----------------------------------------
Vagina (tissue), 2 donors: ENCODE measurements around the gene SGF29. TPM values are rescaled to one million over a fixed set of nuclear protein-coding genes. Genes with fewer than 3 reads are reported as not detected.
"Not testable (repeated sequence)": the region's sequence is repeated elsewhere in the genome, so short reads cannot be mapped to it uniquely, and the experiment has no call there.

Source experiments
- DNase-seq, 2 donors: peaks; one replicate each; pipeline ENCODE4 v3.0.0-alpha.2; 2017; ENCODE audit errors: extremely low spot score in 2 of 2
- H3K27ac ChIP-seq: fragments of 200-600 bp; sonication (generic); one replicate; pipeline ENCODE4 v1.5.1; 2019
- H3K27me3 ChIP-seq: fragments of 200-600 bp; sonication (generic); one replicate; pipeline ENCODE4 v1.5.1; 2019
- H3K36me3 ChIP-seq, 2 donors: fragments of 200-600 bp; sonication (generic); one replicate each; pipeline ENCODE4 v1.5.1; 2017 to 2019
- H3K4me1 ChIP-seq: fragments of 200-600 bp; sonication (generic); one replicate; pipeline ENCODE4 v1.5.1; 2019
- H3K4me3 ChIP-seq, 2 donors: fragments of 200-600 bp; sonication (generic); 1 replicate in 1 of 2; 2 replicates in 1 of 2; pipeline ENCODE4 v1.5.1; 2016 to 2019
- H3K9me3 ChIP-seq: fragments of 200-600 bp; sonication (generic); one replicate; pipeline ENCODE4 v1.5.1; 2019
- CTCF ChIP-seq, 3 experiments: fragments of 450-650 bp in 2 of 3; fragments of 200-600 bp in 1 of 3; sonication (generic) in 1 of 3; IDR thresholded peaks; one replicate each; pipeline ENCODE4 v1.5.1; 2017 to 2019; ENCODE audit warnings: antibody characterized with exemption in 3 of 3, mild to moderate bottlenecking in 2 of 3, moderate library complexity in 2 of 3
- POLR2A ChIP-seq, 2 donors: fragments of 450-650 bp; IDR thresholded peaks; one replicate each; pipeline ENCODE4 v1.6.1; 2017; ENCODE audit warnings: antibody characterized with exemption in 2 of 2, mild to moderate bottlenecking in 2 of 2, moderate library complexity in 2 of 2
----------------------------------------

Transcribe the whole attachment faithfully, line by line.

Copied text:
Vagina (tissue), 2 donors: ENCODE measurements around the gene SGF29. TPM values are rescaled to one million over a fixed set of nuclear protein-coding genes. Genes with fewer than 3 reads are reported as not detected.
"Not testable (repeated sequence)": the region's sequence is repeated elsewhere in the genome, so short reads cannot be mapped to it uniquely, and the experiment has no call there.

Source experiments
- DNase-seq, 2 donors: peaks; one replicate each; pipeline ENCODE4 v3.0.0-alpha.2; 2017; ENCODE audit errors: extremely low spot score in 2 of 2
- H3K27ac ChIP-seq: fragments of 200-600 bp; sonication (generic); one replicate; pipeline ENCODE4 v1.5.1; 2019
- H3K27me3 ChIP-seq: fragments of 200-600 bp; sonication (generic); one replicate; pipeline ENCODE4 v1.5.1; 2019
- H3K36me3 ChIP-seq, 2 donors: fragments of 200-600 bp; sonication (generic); one replicate each; pipeline ENCODE4 v1.5.1; 2017 to 2019
- H3K4me1 ChIP-seq: fragments of 200-600 bp; sonication (generic); one replicate; pipeline ENCODE4 v1.5.1; 2019
- H3K4me3 ChIP-seq, 2 donors: fragments of 200-600 bp; sonication (generic); 1 replicate in 1 of 2; 2 replicates in 1 of 2; pipeline ENCODE4 v1.5.1; 2016 to 2019
- H3K9me3 ChIP-seq: fragments of 200-600 bp; sonication (generic); one replicate; pipeline ENCODE4 v1.5.1; 2019
- CTCF ChIP-seq, 3 experiments: fragments of 450-650 bp in 2 of 3; fragments of 200-600 bp in 1 of 3; sonication (generic) in 1 of 3; IDR thresholded peaks; one replicate each; pipeline ENCODE4 v1.5.1; 2017 to 2019; ENCODE audit warnings: antibody characterized with exemption in 3 of 3, mild to moderate bottlenecking in 2 of 3, moderate library complexity in 2 of 3
- POLR2A ChIP-seq, 2 donors: fragments of 450-650 bp; IDR thresholded peaks; one replicate each; pipeline ENCODE4 v1.6.1; 2017; ENCODE audit warnings: antibody characterized with exemption in 2 of 2, mild to moderate bottlenecking in 2 of 2, moderate library complexity in 2 of 2